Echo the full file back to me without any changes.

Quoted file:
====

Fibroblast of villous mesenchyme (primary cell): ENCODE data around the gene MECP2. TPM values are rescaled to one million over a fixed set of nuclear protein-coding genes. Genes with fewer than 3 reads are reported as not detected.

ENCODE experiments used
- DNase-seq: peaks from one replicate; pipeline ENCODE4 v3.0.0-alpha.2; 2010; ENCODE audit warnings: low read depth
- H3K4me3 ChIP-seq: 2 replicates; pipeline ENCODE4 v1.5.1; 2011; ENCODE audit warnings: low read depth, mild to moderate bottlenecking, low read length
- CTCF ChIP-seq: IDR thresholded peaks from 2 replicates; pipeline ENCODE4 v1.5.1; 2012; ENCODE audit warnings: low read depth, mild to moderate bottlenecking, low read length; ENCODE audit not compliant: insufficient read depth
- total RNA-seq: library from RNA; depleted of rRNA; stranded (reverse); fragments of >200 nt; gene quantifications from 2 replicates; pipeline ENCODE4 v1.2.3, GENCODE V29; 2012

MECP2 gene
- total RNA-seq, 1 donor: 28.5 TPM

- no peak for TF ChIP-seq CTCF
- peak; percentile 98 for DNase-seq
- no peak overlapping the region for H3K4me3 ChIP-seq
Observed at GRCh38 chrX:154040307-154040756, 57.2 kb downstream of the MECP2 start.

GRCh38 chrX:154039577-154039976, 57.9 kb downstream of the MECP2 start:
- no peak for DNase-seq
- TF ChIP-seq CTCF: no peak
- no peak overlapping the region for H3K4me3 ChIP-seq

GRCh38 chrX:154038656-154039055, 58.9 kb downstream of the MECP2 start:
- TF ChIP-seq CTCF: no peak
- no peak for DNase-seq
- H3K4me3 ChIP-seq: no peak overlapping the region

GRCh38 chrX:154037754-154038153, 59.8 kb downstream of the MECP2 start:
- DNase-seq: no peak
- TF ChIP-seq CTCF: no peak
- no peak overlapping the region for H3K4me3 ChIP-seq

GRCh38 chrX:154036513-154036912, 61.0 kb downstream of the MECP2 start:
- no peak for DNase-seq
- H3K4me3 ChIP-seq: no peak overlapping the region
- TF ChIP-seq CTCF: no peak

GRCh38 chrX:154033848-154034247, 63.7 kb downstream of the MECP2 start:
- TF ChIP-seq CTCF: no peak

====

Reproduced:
Fibroblast of villous mesenchyme (primary cell): ENCODE data around the gene MECP2. TPM values are rescaled to one million over a fixed set of nuclear protein-coding genes. Genes with fewer than 3 reads are reported as not detected.

ENCODE experiments used
- DNase-seq: peaks from one replicate; pipeline ENCODE4 v3.0.0-alpha.2; 2010; ENCODE audit warnings: low read depth
- H3K4me3 ChIP-seq: 2 replicates; pipeline ENCODE4 v1.5.1; 2011; ENCODE audit warnings: low read depth, mild to moderate bottlenecking, low read length
- CTCF ChIP-seq: IDR thresholded peaks from 2 replicates; pipeline ENCODE4 v1.5.1; 2012; ENCODE audit warnings: low read depth, mild to moderate bottlenecking, low read length; ENCODE audit not compliant: insufficient read depth
- total RNA-seq: library from RNA; depleted of rRNA; stranded (reverse); fragments of >200 nt; gene quantifications from 2 replicates; pipeline ENCODE4 v1.2.3, GENCODE V29; 2012

MECP2 gene
- total RNA-seq, 1 donor: 28.5 TPM

- no peak for TF ChIP-seq CTCF
- peak; percentile 98 for DNase-seq
- no peak overlapping the region for H3K4me3 ChIP-seq
Observed at GRCh38 chrX:154040307-154040756, 57.2 kb downstream of the MECP2 start.

GRCh38 chrX:154039577-154039976, 57.9 kb downstream of the MECP2 start:
- no peak for DNase-seq
- TF ChIP-seq CTCF: no peak
- no peak overlapping the region for H3K4me3 ChIP-seq

GRCh38 chrX:154038656-154039055, 58.9 kb downstream of the MECP2 start:
- TF ChIP-seq CTCF: no peak
- no peak for DNase-seq
- H3K4me3 ChIP-seq: no peak overlapping the region

GRCh38 chrX:154037754-154038153, 59.8 kb downstream of the MECP2 start:
- DNase-seq: no peak
- TF ChIP-seq CTCF: no peak
- no peak overlapping the region for H3K4me3 ChIP-seq

GRCh38 chrX:154036513-154036912, 61.0 kb downstream of the MECP2 start:
- no peak for DNase-seq
- H3K4me3 ChIP-seq: no peak overlapping the region
- TF ChIP-seq CTCF: no peak

GRCh38 chrX:154033848-154034247, 63.7 kb downstream of the MECP2 start:
- TF ChIP-seq CTCF: no peak